3. West Virginia: on March 28, the State Supreme Court voted 3-2 not to hear Giardina v Hechler, 000516, over whether petitioners must tell everyone they approach that they may not vote in the primary if they sign a petition for minor party or independent candidates. The Mountain Party will now file a new lawsuit in federal court, arguing that the new law, as construed, is unconstitutional. The Reform Party will probably be a co-plaintiff. The new lawsuit will also argue that even if the 2% petition law, combined with the primary screen-out, is valid generally, it cannot be applied in 2000 since the state already let the Natural Law Party on for 2000 with a 1% petition.
1. Arkansas: the last B.A.N. said that the Libertarian Party would sue, to force the state to obey a 1996 federal court decision, which said that the state cannot require more than 10,000 signatures for new parties. Unfortunately, the party's attempt to obtain that many valid signatures by the May 1 deadline failed, so there will be no lawsuit. The petition failure has no effect on the party's ballot status for president.
2. Florida: on April 24, the U.S. Supreme Court summarily affirmed Fouts v Harris, 99-1396. The issue was whether the state's congressional districts comprised a "racial gerrymander"; the lower court had ruled that the districts are valid.
3. Idaho: on March 30, a state court issued an injunction against the term limits law for county office. Rudeen v Cenarrusa, cv-12, Power County.
4. Maine: on February 7, a U.S. District Court Judge invalidated a state law which required radio and TV ads to carry the name and address of political action committees which paid for the ad. Yes for Life PAC v Webster, 84 F Supp 2d 150.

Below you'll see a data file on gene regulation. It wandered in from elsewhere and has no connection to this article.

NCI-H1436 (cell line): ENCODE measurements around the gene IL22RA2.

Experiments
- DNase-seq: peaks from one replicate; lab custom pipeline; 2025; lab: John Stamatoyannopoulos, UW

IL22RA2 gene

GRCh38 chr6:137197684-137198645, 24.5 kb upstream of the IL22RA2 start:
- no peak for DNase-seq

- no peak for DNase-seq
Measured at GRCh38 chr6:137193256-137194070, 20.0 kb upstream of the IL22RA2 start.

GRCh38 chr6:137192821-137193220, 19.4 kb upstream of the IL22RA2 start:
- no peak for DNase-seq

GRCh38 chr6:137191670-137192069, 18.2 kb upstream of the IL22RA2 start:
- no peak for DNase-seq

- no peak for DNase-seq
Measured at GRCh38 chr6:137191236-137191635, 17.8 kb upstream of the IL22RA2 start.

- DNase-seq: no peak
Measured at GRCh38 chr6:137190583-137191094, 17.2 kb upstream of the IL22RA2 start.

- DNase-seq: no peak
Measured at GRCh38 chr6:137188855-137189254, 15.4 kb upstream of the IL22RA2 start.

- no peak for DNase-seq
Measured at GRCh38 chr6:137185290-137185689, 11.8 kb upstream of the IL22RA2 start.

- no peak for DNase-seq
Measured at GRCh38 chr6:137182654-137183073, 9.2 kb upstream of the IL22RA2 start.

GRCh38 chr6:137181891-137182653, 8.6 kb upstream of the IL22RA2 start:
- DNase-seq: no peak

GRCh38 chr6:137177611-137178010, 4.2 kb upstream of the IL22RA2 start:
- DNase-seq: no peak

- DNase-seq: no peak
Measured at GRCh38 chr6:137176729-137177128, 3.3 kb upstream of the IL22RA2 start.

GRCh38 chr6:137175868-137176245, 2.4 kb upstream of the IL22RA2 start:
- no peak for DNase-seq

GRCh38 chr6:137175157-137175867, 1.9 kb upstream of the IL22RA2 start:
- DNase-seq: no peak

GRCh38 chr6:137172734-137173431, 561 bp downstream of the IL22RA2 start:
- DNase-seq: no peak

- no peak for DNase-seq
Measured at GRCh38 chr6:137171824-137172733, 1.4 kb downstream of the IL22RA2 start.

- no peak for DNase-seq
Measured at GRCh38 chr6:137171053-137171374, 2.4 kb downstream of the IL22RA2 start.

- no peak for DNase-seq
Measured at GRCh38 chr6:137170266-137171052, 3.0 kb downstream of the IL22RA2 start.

5. Nebraska: on February 4, the State Supreme Court struck down state law which required people who make independent expenditures in excess of $2,000, to file a statement of intent to do so, at least 45 days before any election. State ex rel Stenberg v Moore, 605 NW 2d 440.
6. New Mexico: the State Supreme Court has accepted the Libertarian Party lawsuit, over whether it is a qualified major party or not. Libertarian Party v Vigil-Giron, 26156. Briefs are due this month; there will be a hearing in June.
7. Oregon: on March 10, the Freedom Socialist Party filed a lawsuit against state law which makes it impossible for it to use its name on the ballot, as long as the Socialist Party also has candidates on the ballot. Oregon is one of the few remaining states which still bars a party from using any word in its name, if another party is using that same word. Long ago, most states altered such laws, since both the Socialist Labor Party, and the Socialist Party, were active from 1900 through 1952 in many states, and a consensus developed that there was nothing wrong with letting both parties use their own names on ballots. Freedom Socialist Party v Bradbury, 3-02456, Multnomah Co. The Socialist Party has no objection to this lawsuit.
8. Vermont: there will be a trial May 8 thru May 17 in federal court in Landell v Sorrell, 2:99-cv146, over the constitutionality of the state's public financing "Clean Elections" Act.
9. federal law: a fascinating case, still ongoing, tests the federal ban on corporate donations to candidates for federal office. The plaintiff argues that since corporate money is sometimes used for independent expenditures in support or opposition to candidates, there can't be a government interest in banning it from going directly to candidates. Mariani v US, 3:cv-98-1701, middle district of Pennsylvania. Judge Thomas Vanaskie has already ruled that the case has enough strength to merit a trial.
1. Louisiana: an independent candidate for U.S. House, Martin Rosenthal, will sue over a state law which denies him the label "independent" on the ballot, whereas candidates who are members of qualified parties have their party label next to their names. Louisiana is the only state with such a discriminatory policy. Similar laws in Maine and Ohio were held unconstitutional.
2. North Carolina: the Green Party will sue to overturn the state's May petition deadline for new parties. In 1988 and 1992, the state was so convinced the May deadline was too early, it voluntarily set it aside, and accepted new party petitions until mid-July. However, since then, it has refused to do this. The Appleseed Electoral Project will do the case.